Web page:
Federal circuit courts will likely face increased division on more issues as judges substitute their judgment for that of the agencies regarding statutory interpretation. Notably, the majority opinion emphasizes that courts should not defer to an agency's interpretation of its own power. It states, "[t]he Administrative Procedure Act requires courts to exercise their independent judgment in deciding whether an agency has acted within its statutory authority, and courts may not defer to an agency interpretation of the law simply because a statute is ambiguous."

As discussed earlier, also noteworthy is the Court's discussion on the importance of giving weight to well-considered agency interpretations that have remained consistent over time. This implies that regulatory interpretations that fluctuate with changes in partisan control of the presidency or that introduce novel changes to long-standing rules should not be given much deference by the courts. Recent examples include the application of the antidiscrimination provisions of Section 1157 of the Affordable Care Act to gender care (which the Supreme Court will consider next year), the interpretation of the Emergency Medical Treatment and Active Labor Act (EMTALA) to mandate emergency abortion services in states that ban the procedure (currently the subject of active litigation that may reach the Supreme Court), the FDA's post-Dobbs changes to the regulation of mifepristone (potentially facing new litigation challenges with new plaintiffs), and recent changes to health privacy regulations regarding the turnover of abortion records to law enforcement agencies. (See Holland & Knight's previous alert, "Reproductive Healthcare Privacy Rule Brings New Requirements for All Providers," May 10, 2024.)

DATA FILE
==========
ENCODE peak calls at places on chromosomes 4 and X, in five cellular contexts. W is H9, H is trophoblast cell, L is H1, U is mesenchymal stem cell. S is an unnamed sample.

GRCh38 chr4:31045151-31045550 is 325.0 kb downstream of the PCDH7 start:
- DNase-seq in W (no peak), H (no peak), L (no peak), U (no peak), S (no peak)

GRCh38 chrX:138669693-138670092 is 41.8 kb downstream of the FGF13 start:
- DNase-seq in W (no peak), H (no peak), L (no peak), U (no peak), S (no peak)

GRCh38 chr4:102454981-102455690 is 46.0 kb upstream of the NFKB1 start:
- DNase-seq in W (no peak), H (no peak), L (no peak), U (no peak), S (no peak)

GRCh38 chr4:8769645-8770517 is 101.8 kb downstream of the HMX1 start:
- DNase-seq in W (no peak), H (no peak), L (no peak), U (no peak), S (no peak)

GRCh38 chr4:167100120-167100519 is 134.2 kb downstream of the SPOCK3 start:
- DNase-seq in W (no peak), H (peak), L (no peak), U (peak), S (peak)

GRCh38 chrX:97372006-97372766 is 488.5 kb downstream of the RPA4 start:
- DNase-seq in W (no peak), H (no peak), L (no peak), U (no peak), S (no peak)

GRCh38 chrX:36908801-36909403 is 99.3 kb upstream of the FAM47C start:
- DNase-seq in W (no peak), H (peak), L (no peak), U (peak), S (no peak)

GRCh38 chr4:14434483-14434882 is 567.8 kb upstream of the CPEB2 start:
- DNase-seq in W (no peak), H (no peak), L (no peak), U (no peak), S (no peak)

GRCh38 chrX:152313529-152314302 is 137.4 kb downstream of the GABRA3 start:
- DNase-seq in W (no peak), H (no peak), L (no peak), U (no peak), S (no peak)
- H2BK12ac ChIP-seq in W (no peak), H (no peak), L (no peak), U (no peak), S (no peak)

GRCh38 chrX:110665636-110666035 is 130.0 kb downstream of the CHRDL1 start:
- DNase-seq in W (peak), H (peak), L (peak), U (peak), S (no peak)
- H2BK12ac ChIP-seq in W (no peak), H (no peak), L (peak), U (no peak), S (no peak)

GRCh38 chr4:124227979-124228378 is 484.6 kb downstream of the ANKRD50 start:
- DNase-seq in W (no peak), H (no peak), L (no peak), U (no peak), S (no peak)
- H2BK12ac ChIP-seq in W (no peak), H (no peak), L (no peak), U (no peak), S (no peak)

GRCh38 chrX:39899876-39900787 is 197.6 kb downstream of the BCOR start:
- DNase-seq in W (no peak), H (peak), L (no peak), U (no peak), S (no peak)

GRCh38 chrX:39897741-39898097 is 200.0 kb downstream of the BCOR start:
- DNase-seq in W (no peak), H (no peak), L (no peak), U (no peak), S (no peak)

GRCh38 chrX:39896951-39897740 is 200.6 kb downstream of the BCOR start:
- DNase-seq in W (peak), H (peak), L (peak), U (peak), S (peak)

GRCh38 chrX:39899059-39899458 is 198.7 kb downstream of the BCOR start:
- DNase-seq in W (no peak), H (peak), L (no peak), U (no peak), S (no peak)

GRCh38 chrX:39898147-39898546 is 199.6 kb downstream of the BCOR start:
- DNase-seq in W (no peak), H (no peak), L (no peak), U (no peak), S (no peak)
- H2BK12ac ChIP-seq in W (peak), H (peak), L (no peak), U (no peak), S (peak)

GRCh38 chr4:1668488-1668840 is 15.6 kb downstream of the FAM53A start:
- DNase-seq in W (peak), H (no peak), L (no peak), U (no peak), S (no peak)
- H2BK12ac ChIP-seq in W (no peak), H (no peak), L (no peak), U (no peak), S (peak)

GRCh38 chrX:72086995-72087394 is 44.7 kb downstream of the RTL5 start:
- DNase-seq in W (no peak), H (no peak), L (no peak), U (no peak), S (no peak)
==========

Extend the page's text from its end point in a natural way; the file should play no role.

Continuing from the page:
The ruling is expected to lead to slower and more cautious rulemaking. It will also likely impact how Congress drafts legislation and communicates its intent. Thorny interpretive issues have always been papered over in the legislative process; however, under Chevron, there was confidence that a sympathetic administration would interpret ambiguous laws favorably. Now, with this change, Congress may become more involved in the regulatory rulemaking process by engaging with agencies before drafting proposed rules and providing comments once the proposed rules are published in the Federal Register.

Ultimately, this decision presents both challenges and opportunities for healthcare stakeholders. The industry's perspective will be valuable as Congress and regulatory agencies work to develop more precise legislation and regulations.

For more information on the Court's decision, members of Holland & Knight's multidisciplinary Chevron Deference Working Team will present a Webinar: Post-Decision Chevron Discussion on Tuesday, July 9, 2024, to explore the scope and impact of the Supreme Court's ruling on Chevron deference.

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Information contained in this alert is for the general education and knowledge of our readers. It is not designed to be, and should not be used as, the sole source of information when analyzing and resolving a legal problem, and it should not be substituted for legal advice, which relies on a specific factual analysis. Moreover, the laws of each jurisdiction are different and are constantly changing. This information is not intended to create, and receipt of it does not constitute, an attorney-client relationship. If you have specific questions regarding a particular fact situation, we urge you to consult the authors of this publication, your Holland & Knight representative or other competent legal counsel.